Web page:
Civil War Q&A with High School Students–Questions 3, 4, 5

How long does it typically take you to create a map of a famous battle?

 It typically takes six to eight months to do the research, draft the map, and then ink in the data and watercolor the whole concern.  In the midst of that process, I also work out the information and secure the images for the reverse side of the map.  That six or eight months means seven days a week, morning, noon and night.  The maps are great fun but they’re also a lot of work.

 What interests you most about the Civil War?

The most interesting thing about the Civil War is the participants. The panoply of characters, Abraham Lincoln, U.S. Grant, William Tecumseh Sherman, Stonewall Jackson, JEB Stuart, and more obscure characters like Richard Ewell (he married a widow and always introduced his wife as “Mrs. Brown”), Confederate general Joe Johnston who hated president Jeff Davis so much that you wouldn’t know from his memoir that he was fighting the Yankees, he’s always fighting Davis.  Then George B. McClellan, Union general whose reputation collapsed because the stupid, vainglorious letters he wrote to his wife revealed him to be a supercilious jerk.  There was General George Custer (of Little Big Horn fame) who was a brilliant cavalry leader who perfumed his flowing locks and designed a uniform that made him look like a circus performer.  It was a wild bunch of characters.  England had Dickens’ characters.  We had these guys.  Some of the most noble people in history, and some of the most ignoble, made up the cast of our Civil War.

Also, most wars are futile. For example, the First World War led directly to the Second World War and the Second World War wasn’t even over when the Cold War got underway.  In contrast, the Civil War was fought to end slavery and preserve the United States.  When the Civil War was over, slavery was dead and the United States lived.  Success!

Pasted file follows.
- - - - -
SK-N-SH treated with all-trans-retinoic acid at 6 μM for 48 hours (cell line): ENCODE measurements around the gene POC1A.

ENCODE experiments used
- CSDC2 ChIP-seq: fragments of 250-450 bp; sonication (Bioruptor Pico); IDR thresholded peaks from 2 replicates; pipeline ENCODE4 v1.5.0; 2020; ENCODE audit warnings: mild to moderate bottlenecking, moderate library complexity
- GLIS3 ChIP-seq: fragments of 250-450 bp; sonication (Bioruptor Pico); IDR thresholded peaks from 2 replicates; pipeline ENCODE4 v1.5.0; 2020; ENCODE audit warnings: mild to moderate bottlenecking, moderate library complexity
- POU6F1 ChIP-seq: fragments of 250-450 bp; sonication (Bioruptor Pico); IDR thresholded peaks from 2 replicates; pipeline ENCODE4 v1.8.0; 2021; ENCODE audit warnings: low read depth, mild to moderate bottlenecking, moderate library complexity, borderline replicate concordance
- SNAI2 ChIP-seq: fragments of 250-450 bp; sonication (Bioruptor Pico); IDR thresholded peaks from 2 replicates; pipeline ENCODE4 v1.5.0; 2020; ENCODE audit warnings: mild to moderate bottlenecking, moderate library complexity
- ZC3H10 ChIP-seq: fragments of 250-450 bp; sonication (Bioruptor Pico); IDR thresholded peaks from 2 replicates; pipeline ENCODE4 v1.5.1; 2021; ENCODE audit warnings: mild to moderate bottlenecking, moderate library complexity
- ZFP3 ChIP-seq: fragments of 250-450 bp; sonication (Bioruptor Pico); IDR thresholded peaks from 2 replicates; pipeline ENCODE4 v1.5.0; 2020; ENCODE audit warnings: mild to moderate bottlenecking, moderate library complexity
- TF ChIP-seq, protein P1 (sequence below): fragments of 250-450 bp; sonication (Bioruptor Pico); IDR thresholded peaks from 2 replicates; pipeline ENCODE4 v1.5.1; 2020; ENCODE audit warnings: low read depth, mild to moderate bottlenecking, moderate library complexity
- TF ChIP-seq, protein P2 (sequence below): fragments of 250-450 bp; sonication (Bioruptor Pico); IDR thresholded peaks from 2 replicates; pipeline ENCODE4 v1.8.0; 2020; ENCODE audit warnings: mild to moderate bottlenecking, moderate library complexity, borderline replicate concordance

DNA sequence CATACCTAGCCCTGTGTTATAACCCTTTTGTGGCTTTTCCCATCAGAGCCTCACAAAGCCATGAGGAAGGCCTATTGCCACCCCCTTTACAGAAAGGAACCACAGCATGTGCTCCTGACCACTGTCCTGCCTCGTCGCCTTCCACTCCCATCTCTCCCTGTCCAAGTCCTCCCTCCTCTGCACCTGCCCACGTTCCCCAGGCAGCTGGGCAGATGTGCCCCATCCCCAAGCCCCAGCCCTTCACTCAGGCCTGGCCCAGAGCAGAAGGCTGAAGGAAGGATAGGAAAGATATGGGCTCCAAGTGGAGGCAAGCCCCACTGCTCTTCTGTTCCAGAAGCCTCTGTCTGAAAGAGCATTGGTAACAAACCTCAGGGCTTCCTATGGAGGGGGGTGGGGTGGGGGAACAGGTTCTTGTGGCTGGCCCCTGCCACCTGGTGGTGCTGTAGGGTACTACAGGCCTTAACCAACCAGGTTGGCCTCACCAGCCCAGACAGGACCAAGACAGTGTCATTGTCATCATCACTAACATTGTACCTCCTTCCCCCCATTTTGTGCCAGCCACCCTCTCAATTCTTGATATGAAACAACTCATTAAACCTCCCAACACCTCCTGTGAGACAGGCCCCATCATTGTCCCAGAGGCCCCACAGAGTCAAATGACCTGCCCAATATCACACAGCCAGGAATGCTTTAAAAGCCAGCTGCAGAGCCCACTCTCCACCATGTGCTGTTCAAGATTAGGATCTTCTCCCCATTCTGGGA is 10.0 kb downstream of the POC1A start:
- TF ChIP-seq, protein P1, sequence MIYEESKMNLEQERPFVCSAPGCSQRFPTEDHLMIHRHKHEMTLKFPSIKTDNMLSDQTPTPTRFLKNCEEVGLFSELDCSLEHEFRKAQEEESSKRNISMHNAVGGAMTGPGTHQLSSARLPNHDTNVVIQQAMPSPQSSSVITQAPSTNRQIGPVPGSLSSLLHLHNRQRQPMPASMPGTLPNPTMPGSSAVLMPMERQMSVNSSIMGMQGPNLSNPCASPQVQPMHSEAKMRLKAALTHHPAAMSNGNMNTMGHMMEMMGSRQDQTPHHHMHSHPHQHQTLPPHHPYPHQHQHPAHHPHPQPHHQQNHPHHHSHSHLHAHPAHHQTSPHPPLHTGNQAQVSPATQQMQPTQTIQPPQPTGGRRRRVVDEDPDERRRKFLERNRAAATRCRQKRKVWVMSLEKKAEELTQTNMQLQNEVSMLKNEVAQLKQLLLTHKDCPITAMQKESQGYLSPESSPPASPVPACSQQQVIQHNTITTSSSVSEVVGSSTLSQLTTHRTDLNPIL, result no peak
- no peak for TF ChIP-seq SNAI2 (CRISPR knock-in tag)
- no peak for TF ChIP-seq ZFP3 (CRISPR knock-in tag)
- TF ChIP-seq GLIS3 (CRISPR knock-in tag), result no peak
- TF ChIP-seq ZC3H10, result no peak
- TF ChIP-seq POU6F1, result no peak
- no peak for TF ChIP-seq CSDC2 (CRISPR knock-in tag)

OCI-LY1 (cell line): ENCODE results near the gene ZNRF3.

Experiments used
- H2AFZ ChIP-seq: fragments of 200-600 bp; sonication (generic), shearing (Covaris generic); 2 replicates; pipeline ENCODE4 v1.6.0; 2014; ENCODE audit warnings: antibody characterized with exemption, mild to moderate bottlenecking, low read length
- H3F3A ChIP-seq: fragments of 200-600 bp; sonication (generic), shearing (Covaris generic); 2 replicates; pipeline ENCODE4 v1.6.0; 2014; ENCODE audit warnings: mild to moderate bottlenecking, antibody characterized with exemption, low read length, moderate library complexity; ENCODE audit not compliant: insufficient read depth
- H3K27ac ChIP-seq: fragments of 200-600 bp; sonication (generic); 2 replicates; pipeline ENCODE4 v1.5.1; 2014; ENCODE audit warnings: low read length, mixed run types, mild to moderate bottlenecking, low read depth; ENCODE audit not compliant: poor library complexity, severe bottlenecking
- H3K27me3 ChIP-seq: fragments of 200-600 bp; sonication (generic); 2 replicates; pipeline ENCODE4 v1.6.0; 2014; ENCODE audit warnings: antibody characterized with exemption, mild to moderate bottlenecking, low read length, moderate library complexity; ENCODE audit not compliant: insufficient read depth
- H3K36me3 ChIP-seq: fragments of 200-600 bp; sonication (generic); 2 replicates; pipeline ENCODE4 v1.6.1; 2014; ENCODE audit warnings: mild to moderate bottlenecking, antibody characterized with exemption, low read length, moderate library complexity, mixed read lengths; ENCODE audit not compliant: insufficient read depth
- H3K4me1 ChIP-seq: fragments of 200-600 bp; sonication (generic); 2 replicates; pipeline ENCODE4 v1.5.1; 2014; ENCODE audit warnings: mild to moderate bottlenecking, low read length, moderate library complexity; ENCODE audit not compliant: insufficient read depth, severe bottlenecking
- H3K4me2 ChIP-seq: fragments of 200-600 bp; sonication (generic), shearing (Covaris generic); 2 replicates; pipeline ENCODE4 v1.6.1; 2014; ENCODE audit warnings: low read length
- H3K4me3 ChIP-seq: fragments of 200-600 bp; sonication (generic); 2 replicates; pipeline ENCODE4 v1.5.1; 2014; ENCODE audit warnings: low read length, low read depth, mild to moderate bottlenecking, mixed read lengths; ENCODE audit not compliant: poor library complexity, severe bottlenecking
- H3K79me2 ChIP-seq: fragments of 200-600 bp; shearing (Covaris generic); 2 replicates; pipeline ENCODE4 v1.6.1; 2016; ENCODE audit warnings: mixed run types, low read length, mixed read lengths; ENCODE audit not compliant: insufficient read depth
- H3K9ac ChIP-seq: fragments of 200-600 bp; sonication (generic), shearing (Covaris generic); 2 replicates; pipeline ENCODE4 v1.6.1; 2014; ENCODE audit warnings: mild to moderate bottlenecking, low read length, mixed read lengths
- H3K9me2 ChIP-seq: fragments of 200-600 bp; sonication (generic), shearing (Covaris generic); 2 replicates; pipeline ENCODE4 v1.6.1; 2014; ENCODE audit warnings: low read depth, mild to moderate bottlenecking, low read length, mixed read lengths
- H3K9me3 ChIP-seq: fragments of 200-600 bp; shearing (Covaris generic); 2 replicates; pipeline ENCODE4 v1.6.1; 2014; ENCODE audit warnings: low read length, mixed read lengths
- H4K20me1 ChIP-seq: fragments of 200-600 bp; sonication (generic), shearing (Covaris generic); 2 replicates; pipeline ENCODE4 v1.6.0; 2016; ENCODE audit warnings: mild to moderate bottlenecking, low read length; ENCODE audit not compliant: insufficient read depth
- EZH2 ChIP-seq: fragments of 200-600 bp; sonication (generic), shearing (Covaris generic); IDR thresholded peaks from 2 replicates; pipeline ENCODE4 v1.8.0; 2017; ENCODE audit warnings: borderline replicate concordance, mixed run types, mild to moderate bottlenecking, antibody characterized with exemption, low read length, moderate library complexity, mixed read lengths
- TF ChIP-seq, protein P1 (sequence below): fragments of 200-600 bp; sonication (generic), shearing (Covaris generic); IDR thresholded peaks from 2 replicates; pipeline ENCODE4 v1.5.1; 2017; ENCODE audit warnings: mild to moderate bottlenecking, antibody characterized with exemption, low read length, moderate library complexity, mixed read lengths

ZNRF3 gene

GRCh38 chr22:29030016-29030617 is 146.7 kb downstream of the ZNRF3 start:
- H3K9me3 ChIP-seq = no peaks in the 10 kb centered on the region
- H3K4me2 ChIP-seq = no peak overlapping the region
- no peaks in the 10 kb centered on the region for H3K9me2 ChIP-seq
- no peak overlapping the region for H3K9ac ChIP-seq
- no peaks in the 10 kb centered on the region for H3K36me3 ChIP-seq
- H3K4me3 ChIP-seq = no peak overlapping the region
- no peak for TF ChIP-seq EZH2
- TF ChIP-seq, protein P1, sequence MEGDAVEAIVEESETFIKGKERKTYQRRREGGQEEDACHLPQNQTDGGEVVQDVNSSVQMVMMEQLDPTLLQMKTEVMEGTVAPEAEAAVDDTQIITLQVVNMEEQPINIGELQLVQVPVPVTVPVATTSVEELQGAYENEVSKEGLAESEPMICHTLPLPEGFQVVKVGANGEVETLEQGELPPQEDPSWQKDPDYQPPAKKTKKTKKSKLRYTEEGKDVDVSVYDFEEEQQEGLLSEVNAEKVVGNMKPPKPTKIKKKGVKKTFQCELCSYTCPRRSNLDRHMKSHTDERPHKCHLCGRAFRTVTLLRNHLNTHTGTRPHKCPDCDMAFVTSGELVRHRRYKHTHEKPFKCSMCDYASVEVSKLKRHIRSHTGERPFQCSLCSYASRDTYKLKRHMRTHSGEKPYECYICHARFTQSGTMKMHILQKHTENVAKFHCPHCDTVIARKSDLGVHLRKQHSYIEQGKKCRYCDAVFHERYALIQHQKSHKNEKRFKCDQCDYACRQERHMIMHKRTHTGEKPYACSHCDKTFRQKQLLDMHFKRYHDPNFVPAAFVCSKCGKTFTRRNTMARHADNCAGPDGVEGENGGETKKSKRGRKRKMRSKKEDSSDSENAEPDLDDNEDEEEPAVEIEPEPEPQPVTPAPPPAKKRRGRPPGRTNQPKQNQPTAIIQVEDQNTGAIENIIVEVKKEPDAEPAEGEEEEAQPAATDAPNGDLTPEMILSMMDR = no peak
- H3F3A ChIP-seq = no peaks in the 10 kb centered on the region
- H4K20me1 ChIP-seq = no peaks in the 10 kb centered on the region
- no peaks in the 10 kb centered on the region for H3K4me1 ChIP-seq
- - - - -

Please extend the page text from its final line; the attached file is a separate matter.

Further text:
Who do you think was the greatest Confederate General?

I think Stonewall Jackson was the South’s great general but he had the advantage in that regard of dying too early in the war to confront the best Union generals.  But I also think there was something vaguely—for want of a better term—autistic, about him.  He seems kind of blank in terms of personality and he was a bewildering figure to his fellow generals.  And his successes came in the first half of the war when the south fought with the immense advantage of a friendly population and in familiar countryside.  His Valley Campaign, upon which his fame primarily rests, would not have been possible once Union forces knew the roads and topography as well as he did.  But circumstances are what they are and he was, in my mind, the best in the 1861-1863 timeframe.

What is the oldest battle that you mapped?

The oldest battle I’ve mapped is the Revolutionary battlefield of Saratoga in NYS.  It was fought in 1777.  The oldest Civil War battlefield I’ve mapped is Manassas or Bull Run, VA.  Two battles were fought there, 1861 and 1862.

Civil War Q&A With High School Students–Questions 1 & 2

Time did not allow me to answer all of the questions of the American History Class at Olean High School, but I did respond to them by e-mail.  The first and second question were:

What information do you use to draw the maps?  Do you use photos along with studying the landscape?  What else do you use?  How do you decide if the information is reliable or legitmate?

I had to give a rather long answer to the question:

  1. I use contemporaneous photographs, taken within days of some of the major battles (Antietam, Gettysburg e.g.).  I got a Cornell agronomist (a crop expert) to study the panoramic photos of these fields to determine the crops in the fields. It was easy to figure out what type of fencing there was, where the orchards were, the extent of the woodlands etc. Essential to the use of these photographs was the 1970’s work of William Frassanito, who painstakingly determined the point-of-view and location of each extant wartime photograph of Gettysburg and Antietam.
  2. Then I used regimental histories – each regiment would occupy a small sector of the battlefield and their accounts and maps  would show their particular sector in great detail. The soldiers’ diaries and letters (this was probably the most literate war in history) also contain many references to their immediate surroundings. Many of them were themselves farmers and they would frequently comment on the crops and fields, fences, barns and orchards. The most poignant research items were “burial” maps. Dead men were often buried right where they had fallen by their fellow soldiers, who were usually their townsmen, friends, even relatives. They would then send the family a very detailed map so they could journey to the battlefield, locate the body and bring it home for burial.
  3. On the major battlefields such as Gettysburg, Antietam, Stones River in Tennessee, the National Park Service has tons of data that they gladly make available to a researcher.